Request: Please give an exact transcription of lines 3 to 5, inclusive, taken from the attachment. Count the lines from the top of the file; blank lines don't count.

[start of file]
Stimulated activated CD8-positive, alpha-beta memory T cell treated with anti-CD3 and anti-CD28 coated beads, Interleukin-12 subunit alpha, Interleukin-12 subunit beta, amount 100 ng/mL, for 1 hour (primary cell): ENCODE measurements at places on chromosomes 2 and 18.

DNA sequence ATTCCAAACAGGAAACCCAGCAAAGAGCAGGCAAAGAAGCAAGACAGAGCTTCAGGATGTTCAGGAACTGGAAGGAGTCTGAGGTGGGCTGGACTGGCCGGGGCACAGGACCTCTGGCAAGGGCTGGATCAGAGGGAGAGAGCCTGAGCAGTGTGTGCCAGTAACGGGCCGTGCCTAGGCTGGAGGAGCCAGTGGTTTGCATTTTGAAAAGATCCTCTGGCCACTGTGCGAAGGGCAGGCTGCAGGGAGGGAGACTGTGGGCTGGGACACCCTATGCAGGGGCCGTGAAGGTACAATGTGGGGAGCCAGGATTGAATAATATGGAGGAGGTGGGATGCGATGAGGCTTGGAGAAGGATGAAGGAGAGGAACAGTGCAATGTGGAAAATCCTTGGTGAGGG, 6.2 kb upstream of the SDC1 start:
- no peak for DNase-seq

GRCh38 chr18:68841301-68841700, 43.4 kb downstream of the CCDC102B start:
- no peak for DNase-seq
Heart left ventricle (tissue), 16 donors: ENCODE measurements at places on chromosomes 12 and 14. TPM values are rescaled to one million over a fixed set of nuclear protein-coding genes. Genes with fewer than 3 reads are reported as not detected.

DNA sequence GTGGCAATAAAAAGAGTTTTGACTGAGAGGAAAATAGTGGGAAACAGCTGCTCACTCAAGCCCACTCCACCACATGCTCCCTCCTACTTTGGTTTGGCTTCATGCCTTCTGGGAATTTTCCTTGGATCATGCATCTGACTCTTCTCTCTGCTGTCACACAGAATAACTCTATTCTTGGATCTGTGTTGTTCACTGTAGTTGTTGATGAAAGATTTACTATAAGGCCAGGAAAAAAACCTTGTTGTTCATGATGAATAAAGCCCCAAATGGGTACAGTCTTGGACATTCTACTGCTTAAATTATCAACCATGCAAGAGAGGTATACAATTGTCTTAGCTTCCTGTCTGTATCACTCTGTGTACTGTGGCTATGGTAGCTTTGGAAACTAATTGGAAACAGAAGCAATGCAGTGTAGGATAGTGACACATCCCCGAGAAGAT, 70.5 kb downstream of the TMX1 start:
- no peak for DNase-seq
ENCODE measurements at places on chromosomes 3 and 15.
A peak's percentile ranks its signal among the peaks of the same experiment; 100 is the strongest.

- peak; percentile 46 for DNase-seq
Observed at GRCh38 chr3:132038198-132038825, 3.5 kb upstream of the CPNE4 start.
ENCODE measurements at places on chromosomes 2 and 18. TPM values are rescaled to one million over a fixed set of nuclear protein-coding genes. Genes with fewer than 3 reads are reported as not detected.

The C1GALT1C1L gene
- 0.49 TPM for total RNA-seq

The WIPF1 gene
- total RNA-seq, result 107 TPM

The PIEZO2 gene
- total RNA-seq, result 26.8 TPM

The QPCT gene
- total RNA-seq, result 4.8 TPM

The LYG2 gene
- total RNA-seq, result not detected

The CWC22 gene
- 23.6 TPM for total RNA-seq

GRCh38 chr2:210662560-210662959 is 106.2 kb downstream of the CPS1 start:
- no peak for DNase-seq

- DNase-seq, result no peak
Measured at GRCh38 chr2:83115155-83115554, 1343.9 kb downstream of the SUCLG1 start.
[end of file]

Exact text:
- no peak for DNase-seq

GRCh38 chr18:68841301-68841700, 43.4 kb downstream of the CCDC102B start:
- no peak for DNase-seq